Coronavirus | Lebanon tightens security around refugee camp

Lebanon, a tiny country of 5 million people, is home to more than one million Syrian refugees and other Syrians who are residents.

April 24, 2020 09:57 pm | Updated December 03, 2021 06:43 am IST - Baalbek (Lebanon):

Lebanese Health Minister Hamad Hassan (3rd left) and the Palestinian ambassador to Lebanon, visit the Wavel refugee camp (also known as the Jalil camp) in Lebanon's eastern Bekaa Valley, on April 24, 2020.

Lebanese Health Minister Hamad Hassan (3rd left) and the Palestinian ambassador to Lebanon, visit the Wavel refugee camp (also known as the Jalil camp) in Lebanon's eastern Bekaa Valley, on April 24, 2020.

Authorities closed all entrances to a Palestinian refugee camp in eastern Lebanon on Friday after four more people tested positive for the coronavirus ( COVID-19 ), heightening concerns the virus could further spread among its overcrowded population.

 

The four infected with coronavirus are relatives of a woman who tested positive earlier this week and are isolating inside their home, according to a statement from the U.N. agency for Palestinian refugees.

It said they were so far not in need of hospitalisation. The Palestinian woman who was taken to a hospital in Beirut this week became the first refugee living in a camp in Lebanon to contract the virus, a finding that triggered a spate of testing in the camp. The five confirmed cases are residents of the Wavel camp in the city of Baalbek, known locally as the Jalil, or Galilee camp.

Lebanon set for debt default

Lebanon, a tiny country of 5 million people, is home to more than one million Syrian refugees and other Syrians who are residents. It is also host to tens of thousands of Palestinian refugees and their descendants, most of them living in squalid camps with no access to public services, with limited employment opportunities and no rights to ownership.

On Friday, Palestinian fighters in charge of the camp security wore face masks as they patrolled the narrow streets and alleys of the camp with an estimated population of up to 3,000. Posters of the late Palestinian President Yasser Arafat and Palestinian flags were plastered on the camp walls.

Camp residents hunkered down at home after being asked to stay indoors, while paramedics in protective suits spraying down the few vehicles that were permitted to enter with disinfectant and took people’s temperatures.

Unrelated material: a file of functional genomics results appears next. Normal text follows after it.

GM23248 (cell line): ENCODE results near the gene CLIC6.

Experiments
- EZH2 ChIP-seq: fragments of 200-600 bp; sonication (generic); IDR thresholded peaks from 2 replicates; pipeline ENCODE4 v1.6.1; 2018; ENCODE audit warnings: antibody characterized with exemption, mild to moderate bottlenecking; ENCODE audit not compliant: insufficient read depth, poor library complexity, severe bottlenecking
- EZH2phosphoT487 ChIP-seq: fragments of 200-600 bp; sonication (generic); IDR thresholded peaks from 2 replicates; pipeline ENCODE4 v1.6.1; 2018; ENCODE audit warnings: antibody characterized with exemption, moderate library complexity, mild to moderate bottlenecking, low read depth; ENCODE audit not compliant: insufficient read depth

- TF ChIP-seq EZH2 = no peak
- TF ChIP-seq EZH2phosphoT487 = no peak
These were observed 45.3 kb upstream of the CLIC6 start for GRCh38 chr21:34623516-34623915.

Lack of testing has stoked fears among millions of displaced people around the world packed into refugee camps and informal settlements.

Most people who become infected experience mild to moderate symptoms. But the virus can cause severe illness and lead to death, particularly among older people and those with underlying health problems. It is highly contagious and can be spread by those who appear healthy.

Explained | What is happening in Lebanon?

Health Minister Hamad Hassan told reporters after visiting a clinic at the camp that Lebanese authorities were working together with the U.N. and other agencies to avoid an outbreak in the coming days.

Lebanon has recorded 22 deaths from among nearly 700 confirmed cases of COVID-19, the illness caused by the virus. The head of Lebanon’s main hospital overseeing COVID-19 patients, Firass Abiad, tweeted that apart from the four relatives of the Palestinian woman, all other tests conducted in the camp turned out negative.

Coronavirus | Global death toll tops 170,000

Also on Wednesday, Iran reported 93 more deaths from the virus, with the death toll in the country now reaching 5,574, out of more than 88,000 confirmed cases. Iran is the hardest hit country in the Mideast and one of the world’s worst outbreaks of the coronavirus.

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